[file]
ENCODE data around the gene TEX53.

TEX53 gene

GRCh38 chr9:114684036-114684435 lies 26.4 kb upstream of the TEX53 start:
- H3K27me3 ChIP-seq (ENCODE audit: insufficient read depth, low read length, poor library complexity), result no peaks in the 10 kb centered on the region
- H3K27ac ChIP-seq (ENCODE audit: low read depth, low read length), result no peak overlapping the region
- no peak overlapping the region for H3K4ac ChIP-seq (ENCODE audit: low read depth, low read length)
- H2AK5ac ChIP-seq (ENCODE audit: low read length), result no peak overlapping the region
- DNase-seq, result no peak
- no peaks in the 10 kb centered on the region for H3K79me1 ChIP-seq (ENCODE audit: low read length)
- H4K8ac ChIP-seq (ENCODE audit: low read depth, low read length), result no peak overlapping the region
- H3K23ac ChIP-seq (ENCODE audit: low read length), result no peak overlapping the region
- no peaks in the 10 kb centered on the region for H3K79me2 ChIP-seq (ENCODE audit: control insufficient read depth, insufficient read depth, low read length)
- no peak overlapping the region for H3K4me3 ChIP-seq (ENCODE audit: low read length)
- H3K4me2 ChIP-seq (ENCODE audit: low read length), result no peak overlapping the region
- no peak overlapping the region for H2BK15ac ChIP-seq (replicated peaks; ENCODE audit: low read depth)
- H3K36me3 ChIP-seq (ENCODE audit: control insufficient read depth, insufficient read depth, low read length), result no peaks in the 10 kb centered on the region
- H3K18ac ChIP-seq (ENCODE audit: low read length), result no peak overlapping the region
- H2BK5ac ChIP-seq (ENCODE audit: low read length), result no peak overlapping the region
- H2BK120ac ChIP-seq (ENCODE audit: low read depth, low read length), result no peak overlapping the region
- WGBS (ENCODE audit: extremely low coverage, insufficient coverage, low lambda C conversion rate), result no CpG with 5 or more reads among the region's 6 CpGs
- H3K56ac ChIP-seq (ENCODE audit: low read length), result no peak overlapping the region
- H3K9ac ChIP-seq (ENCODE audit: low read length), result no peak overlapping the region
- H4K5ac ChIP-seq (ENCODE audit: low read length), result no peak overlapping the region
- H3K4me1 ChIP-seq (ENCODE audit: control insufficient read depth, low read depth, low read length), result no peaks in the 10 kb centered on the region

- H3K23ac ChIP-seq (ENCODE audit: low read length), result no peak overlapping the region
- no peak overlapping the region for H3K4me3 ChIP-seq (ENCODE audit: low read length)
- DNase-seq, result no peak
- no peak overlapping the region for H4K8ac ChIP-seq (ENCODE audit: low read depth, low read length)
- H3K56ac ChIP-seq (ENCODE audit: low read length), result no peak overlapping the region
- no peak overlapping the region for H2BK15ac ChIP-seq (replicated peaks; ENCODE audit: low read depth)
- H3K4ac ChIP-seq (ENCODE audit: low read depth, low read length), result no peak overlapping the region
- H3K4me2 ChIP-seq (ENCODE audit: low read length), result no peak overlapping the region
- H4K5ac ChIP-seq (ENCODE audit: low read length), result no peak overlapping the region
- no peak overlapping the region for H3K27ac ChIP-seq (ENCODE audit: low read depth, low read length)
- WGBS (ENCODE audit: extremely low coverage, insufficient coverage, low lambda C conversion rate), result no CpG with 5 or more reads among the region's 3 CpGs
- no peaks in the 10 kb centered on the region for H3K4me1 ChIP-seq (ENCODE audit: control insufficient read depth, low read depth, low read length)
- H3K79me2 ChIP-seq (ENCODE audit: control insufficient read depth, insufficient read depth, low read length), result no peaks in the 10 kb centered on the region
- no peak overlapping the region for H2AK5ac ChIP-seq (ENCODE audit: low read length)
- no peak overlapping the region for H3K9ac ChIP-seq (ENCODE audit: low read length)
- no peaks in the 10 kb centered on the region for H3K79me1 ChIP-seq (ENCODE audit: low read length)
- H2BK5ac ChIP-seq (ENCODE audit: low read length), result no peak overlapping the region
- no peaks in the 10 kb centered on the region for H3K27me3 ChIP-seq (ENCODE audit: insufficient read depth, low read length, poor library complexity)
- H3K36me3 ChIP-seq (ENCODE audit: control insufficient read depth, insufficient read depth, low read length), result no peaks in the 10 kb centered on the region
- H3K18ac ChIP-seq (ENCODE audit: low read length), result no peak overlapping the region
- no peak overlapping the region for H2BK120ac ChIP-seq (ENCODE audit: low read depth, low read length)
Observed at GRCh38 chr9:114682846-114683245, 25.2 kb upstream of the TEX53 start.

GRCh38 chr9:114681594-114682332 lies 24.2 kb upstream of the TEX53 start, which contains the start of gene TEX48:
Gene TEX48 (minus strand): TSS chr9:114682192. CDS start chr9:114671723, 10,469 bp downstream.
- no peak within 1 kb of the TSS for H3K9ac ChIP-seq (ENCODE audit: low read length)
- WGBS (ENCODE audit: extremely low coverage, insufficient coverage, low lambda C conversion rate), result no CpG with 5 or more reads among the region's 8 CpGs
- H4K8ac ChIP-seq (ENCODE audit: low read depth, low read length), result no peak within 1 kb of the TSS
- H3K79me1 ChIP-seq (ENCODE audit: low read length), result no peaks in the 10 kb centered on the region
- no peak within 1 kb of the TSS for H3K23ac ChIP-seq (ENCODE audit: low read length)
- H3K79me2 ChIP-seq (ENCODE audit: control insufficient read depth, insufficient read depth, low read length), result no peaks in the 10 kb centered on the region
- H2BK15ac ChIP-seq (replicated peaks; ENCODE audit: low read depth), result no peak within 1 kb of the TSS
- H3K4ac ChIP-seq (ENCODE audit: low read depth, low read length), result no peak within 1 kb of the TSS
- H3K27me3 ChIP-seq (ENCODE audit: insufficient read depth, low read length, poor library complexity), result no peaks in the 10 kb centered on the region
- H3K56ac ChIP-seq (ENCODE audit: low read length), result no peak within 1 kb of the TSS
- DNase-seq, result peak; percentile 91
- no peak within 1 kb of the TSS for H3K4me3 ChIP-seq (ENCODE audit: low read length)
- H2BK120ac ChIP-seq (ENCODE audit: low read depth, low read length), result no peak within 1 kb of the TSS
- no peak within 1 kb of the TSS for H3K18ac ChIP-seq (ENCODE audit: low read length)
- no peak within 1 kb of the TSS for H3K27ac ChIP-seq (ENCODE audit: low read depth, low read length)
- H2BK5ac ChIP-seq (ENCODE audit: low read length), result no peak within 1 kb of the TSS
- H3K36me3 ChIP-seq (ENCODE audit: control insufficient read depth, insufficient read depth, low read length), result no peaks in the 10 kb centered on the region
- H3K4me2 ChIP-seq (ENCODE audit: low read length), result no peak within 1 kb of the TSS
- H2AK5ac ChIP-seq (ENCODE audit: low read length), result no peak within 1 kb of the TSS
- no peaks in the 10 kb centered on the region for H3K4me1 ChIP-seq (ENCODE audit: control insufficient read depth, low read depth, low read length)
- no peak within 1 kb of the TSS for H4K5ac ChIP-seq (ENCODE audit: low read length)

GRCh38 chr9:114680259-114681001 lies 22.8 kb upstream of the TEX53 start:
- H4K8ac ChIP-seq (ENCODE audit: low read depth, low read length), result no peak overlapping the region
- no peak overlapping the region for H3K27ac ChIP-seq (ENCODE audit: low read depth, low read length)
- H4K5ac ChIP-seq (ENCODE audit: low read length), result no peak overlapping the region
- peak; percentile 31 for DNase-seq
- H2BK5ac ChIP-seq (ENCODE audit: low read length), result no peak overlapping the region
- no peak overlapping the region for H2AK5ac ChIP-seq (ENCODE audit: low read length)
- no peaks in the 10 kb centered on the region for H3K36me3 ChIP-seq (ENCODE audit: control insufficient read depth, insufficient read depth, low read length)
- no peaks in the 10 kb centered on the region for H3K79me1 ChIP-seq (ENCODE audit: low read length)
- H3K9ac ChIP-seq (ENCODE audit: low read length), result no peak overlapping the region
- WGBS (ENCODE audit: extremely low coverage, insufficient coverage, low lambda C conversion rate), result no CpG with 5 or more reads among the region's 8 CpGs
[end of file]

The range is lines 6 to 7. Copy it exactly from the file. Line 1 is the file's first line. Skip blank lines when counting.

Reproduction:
- no peak overlapping the region for H3K4ac ChIP-seq (ENCODE audit: low read depth, low read length)
- H2AK5ac ChIP-seq (ENCODE audit: low read length), result no peak overlapping the region